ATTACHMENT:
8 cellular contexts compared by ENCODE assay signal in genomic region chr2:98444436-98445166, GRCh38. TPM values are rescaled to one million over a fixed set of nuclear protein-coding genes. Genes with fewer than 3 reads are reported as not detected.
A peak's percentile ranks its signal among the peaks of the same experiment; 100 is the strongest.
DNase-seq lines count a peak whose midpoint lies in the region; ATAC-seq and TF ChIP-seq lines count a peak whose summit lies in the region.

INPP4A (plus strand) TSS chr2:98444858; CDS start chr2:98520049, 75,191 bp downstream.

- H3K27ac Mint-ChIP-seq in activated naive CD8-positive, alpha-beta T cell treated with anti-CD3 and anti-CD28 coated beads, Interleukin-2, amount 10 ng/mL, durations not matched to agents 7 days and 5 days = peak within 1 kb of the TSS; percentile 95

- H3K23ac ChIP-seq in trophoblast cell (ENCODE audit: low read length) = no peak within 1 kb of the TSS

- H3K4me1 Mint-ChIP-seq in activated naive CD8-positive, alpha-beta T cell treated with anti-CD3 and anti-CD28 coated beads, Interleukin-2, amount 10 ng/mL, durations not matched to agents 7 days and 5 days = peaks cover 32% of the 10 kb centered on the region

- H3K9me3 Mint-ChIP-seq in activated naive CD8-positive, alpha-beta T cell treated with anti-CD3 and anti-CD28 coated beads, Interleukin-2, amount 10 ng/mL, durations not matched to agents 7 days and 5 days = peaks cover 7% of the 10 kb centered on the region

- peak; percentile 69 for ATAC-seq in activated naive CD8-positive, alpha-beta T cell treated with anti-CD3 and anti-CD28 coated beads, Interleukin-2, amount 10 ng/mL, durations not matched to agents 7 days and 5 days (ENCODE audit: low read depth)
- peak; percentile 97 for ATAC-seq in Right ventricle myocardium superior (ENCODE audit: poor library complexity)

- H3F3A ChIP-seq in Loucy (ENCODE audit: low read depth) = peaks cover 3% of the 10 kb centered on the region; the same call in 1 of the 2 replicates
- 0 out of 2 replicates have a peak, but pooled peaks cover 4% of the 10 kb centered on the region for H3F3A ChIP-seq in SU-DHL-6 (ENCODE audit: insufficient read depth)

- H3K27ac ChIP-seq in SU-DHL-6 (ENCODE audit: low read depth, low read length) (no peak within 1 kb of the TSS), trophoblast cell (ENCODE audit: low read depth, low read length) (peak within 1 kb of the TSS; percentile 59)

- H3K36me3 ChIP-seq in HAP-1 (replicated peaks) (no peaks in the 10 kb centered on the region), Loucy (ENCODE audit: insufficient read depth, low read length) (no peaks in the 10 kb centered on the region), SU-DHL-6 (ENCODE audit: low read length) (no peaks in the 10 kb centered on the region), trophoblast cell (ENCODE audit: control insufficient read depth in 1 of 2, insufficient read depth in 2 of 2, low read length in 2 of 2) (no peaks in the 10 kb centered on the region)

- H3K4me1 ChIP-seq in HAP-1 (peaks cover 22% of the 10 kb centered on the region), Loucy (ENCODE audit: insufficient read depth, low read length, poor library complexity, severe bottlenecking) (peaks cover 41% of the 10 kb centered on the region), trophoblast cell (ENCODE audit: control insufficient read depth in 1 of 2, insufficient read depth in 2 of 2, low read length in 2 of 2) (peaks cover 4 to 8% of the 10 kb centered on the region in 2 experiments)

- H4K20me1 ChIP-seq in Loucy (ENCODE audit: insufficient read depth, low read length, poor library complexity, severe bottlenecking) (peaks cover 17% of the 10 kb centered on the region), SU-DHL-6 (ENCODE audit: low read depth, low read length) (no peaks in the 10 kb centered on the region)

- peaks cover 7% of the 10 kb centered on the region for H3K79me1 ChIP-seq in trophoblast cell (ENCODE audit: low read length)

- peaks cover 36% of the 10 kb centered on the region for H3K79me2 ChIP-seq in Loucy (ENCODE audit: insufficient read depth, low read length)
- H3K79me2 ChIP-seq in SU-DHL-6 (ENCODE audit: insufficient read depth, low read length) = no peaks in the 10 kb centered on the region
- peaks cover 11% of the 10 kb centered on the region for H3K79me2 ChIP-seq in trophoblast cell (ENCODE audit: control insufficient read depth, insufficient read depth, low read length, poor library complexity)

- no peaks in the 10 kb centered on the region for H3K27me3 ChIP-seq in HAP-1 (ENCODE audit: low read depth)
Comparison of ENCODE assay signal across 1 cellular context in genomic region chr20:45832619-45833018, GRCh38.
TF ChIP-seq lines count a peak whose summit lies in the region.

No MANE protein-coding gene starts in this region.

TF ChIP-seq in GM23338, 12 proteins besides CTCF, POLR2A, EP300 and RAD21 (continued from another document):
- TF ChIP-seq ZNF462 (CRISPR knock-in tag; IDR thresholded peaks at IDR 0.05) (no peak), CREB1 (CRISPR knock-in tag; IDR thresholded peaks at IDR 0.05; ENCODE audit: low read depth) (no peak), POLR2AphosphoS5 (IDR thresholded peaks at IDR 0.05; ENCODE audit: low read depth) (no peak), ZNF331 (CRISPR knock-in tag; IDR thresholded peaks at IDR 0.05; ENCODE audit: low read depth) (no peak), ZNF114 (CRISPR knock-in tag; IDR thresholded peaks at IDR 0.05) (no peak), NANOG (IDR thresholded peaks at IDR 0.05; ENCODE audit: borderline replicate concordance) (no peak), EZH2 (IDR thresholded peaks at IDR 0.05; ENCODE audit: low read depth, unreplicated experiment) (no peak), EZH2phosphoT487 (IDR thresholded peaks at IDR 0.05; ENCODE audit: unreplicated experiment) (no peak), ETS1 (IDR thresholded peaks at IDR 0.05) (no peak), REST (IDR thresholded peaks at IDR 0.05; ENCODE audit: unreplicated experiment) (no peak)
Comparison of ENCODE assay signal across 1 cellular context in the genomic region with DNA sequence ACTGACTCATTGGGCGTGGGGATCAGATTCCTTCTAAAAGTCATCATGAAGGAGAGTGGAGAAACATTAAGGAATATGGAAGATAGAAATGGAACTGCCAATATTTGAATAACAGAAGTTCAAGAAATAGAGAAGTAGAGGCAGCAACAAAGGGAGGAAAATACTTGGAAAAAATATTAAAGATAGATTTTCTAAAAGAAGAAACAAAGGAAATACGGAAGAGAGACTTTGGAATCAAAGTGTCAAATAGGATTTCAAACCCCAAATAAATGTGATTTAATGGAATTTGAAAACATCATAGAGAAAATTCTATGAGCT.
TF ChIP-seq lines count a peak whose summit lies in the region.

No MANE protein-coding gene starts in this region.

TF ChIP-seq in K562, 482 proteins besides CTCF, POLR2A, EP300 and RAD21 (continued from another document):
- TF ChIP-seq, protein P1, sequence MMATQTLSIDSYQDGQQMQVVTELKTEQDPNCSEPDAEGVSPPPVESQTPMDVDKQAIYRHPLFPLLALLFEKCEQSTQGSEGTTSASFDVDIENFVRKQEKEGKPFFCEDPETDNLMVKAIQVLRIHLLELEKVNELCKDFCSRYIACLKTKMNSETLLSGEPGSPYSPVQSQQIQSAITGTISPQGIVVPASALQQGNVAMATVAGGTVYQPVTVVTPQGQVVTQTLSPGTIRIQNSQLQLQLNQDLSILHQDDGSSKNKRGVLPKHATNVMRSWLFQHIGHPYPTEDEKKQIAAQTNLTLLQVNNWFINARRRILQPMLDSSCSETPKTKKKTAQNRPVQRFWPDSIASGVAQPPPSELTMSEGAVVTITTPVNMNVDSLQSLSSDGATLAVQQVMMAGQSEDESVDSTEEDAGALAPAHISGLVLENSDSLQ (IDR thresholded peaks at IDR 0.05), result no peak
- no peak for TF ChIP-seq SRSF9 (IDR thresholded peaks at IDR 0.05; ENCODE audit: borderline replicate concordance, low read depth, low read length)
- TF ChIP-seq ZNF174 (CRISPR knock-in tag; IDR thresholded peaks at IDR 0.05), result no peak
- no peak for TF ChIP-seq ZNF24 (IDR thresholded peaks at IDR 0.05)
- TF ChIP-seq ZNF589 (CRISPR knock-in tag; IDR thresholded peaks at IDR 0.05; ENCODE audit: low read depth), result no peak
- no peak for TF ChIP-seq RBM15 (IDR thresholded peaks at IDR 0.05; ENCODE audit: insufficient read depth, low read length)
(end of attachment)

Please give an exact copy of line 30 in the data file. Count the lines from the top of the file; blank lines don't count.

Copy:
TF ChIP-seq in K562, 482 proteins besides CTCF, POLR2A, EP300 and RAD21 (continued from another document):